From Commune to Community

[Listen to Asha read this story]

(Told by Hassi)

A group of us lived together on a farm in Southern Illinois. We had all read Autobiography of a Yogi and aspired to be a spiritual community along the lines of Ananda. Our hearts were in the right place, but we were all new on the path. What we ended up with was kind of a combination ashram and hippie commune.

A couple in the group wanted to get married. They invited Swamiji to come and perform the ceremony. He had a lecture tour on the East Coast and kindly agreed to stop by on his way back to California. The bride wanted to have the wedding in the Catholic Church, so it was a joint ceremony, presided over by both Swamiji and the priest.

Most of us at the farm had never met Swamiji. We were thrilled that he was coming to visit. Looking back on it now, however, I am embarrassed to see that we had no real idea of who he was or how to show him proper respect.

To begin with, we let him pay all his own travel expenses. We arranged for him to speak at a local college, but they didn’t pay him anything. We didn’t even give him an honorarium for performing the wedding.

The man who picked him up at the airport arrived late, and then, on the hundred-mile ride back to the farm, drove like a maniac. Twice Swamiji had to cry out, “STOP!” in a loud and powerful voice to avert serious accidents. At least when it was time to return to the airport at the end of the visit, we arranged for Swamiji to fly.

We did give Swamiji the best room in the house, but we all lived pretty simply so it wasn’t much—a bedroom in the attic. One of the hippies hanging around the farm kept referring to him as “The Old Man.” Swamiji wasn’t old, just older than the rest of us.

At the wedding, one of the guests was a typical narrow-minded Midwesterner who didn’t want to have anything to do with this “swami from California.” When Swamiji greeted him, the man turned his face away and made no reply. For a moment Swamiji stood perfectly still, waiting to see if the man would reconsider. When it was clear he was not going to, a look of compassion came over Swamiji’s face. There was no judgment from Swamiji. I don’t think he even registered the snub as an insult. I had never seen anyone return sweetness for rudeness the way Swamiji did.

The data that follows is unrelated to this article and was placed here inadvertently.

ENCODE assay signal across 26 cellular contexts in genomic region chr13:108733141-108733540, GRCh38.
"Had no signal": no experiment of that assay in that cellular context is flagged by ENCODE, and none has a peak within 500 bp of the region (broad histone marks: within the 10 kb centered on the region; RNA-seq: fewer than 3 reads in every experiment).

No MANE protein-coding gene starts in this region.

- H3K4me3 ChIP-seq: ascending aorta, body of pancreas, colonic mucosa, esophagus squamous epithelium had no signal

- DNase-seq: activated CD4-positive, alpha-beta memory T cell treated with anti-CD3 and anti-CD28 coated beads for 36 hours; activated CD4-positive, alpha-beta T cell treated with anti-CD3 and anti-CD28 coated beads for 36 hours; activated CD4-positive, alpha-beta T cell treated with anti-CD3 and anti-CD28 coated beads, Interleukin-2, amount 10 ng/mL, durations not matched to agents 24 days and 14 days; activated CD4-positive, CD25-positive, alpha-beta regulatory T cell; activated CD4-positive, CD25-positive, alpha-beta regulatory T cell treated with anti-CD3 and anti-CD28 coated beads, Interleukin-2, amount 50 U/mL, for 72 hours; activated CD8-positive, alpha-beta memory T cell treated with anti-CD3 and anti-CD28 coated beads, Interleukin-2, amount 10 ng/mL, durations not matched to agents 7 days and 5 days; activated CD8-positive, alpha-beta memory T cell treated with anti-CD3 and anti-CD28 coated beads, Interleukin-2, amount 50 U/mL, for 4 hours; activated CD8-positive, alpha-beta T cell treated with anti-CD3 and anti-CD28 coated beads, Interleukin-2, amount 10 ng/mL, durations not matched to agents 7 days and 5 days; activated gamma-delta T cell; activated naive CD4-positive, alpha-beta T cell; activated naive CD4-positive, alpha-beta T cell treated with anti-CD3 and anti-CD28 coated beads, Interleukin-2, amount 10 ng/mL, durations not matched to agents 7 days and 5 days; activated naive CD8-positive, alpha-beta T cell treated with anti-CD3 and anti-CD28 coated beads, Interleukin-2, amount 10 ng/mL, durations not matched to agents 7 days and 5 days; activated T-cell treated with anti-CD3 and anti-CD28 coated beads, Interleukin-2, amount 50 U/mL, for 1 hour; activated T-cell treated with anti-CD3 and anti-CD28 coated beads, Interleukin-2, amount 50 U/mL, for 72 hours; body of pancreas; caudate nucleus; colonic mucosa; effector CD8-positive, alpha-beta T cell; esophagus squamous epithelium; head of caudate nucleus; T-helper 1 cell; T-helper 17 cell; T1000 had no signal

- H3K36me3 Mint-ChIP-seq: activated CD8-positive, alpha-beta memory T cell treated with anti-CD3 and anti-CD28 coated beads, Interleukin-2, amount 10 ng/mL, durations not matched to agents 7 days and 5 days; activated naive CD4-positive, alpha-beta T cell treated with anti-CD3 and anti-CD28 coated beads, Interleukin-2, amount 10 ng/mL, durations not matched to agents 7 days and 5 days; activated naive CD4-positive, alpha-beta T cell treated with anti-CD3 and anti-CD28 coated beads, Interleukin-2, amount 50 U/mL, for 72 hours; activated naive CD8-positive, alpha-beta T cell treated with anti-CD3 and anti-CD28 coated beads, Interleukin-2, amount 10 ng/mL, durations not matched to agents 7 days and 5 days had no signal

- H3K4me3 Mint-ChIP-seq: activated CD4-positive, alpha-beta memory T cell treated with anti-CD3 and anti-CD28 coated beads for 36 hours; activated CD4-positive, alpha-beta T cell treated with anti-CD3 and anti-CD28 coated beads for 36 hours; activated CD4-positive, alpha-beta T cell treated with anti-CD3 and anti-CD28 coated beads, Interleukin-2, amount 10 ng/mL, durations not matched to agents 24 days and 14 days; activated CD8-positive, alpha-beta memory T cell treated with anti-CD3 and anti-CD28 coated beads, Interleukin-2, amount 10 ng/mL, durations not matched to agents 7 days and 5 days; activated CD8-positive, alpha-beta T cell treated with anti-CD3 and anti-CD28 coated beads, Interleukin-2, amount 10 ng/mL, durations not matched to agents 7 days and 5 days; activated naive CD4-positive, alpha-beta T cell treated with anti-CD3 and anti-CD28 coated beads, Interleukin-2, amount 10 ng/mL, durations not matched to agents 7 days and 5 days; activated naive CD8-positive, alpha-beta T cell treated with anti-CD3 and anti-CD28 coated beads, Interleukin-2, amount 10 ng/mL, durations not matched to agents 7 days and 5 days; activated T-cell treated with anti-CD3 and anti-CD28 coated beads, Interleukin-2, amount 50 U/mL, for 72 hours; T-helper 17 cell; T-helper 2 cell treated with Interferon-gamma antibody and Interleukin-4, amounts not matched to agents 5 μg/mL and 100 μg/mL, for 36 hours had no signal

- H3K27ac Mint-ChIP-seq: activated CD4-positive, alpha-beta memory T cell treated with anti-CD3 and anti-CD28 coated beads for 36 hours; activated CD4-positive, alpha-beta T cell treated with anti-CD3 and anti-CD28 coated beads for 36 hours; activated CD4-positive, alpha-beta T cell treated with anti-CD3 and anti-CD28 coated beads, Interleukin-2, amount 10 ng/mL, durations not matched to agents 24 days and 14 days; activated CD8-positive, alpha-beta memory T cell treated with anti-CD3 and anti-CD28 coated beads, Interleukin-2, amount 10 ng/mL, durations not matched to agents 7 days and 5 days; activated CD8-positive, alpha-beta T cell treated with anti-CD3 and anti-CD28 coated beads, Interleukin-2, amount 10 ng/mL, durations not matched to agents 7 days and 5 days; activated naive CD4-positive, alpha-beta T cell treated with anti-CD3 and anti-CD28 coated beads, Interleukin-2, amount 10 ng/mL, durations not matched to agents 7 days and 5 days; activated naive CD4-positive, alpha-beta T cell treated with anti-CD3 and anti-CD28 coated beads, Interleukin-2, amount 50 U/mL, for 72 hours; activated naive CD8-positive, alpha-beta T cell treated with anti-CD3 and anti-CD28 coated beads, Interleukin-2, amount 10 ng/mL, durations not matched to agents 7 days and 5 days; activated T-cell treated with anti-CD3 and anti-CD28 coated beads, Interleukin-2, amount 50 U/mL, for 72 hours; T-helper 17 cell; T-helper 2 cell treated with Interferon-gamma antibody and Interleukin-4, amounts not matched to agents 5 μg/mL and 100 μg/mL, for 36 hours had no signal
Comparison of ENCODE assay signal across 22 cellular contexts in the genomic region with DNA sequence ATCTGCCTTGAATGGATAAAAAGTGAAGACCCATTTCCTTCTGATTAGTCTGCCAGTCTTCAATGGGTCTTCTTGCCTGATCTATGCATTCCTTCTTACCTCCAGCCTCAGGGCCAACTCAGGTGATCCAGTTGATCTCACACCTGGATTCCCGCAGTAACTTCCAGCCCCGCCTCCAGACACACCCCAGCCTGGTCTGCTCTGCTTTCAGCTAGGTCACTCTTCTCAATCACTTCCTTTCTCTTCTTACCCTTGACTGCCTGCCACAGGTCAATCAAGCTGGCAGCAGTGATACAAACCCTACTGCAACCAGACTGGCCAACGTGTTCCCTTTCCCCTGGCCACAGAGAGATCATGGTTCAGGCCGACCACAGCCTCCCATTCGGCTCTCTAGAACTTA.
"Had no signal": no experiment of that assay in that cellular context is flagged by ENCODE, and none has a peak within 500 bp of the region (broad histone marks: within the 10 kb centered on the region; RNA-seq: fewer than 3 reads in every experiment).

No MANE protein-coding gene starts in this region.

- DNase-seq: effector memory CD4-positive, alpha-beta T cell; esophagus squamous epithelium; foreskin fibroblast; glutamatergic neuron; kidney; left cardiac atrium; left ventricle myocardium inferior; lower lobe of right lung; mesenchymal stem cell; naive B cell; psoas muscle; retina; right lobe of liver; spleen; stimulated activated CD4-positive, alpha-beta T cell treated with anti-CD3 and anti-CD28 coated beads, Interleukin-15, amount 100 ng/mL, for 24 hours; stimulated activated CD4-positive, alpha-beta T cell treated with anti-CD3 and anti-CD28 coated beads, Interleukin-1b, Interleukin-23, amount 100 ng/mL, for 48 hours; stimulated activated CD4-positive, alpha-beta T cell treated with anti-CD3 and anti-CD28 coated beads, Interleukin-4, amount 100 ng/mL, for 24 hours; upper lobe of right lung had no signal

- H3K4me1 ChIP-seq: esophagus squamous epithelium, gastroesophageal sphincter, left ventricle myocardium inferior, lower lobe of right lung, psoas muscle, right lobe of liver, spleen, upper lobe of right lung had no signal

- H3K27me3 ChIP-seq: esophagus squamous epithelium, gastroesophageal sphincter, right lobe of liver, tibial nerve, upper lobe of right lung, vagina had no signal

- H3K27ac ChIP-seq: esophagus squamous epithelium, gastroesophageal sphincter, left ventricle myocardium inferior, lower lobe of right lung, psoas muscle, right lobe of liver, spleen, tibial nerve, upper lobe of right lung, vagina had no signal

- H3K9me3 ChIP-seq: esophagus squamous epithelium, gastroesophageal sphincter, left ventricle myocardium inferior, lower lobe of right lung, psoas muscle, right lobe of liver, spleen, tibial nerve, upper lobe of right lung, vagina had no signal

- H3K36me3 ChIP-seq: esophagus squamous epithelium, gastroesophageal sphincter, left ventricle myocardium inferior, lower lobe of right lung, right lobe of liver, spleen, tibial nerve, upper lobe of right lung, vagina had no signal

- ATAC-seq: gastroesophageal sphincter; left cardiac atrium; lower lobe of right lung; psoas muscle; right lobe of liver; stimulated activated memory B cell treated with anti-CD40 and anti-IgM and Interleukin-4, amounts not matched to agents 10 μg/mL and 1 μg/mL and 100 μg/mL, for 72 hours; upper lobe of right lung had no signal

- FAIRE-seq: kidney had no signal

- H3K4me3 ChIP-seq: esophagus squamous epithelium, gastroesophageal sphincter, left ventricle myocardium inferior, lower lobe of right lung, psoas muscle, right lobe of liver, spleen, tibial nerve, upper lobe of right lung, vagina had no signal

A reporter challenged him, “What is a spiritual teacher like you doing in a place like this?” Rustic is a kindly way to describe the way we lived.

Swamiji said simply, “These are my friends. I have come to visit them.”

I was so curious about Swamiji that I watched him carefully all weekend. I was impressed by the calm and dignified way he responded to every situation, no matter how odd or inappropriate. He never showed even a hint of impatience or displeasure.

He was so considerate right up to the last few minutes of his visit. When it was time for him to leave, we gathered outside to say good-bye. Everyone was there but my husband.

“No need to wait for him,” I said. “You have to get on your way.”

“I can’t leave without saying good-bye to him,” Swamiji replied. “I’ll wait until he comes.”

The community was split about our future and we appealed to Swamiji for help. “How can we make what we are doing better?” we asked him. Some felt things were fine as they were, others felt changes were needed to make us a more spiritual community.

“Why don’t you just come and live at Ananda?” Swamiji replied. This was not the answer we expected. “You could always come back here later,” he added. He made no effort to persuade us, just issued the invitation and let us make up our own minds.

Four of us did move to Ananda and found there the spiritual life we longed for. I see now what Swamiji must also have known—that we could never have created it on our own.

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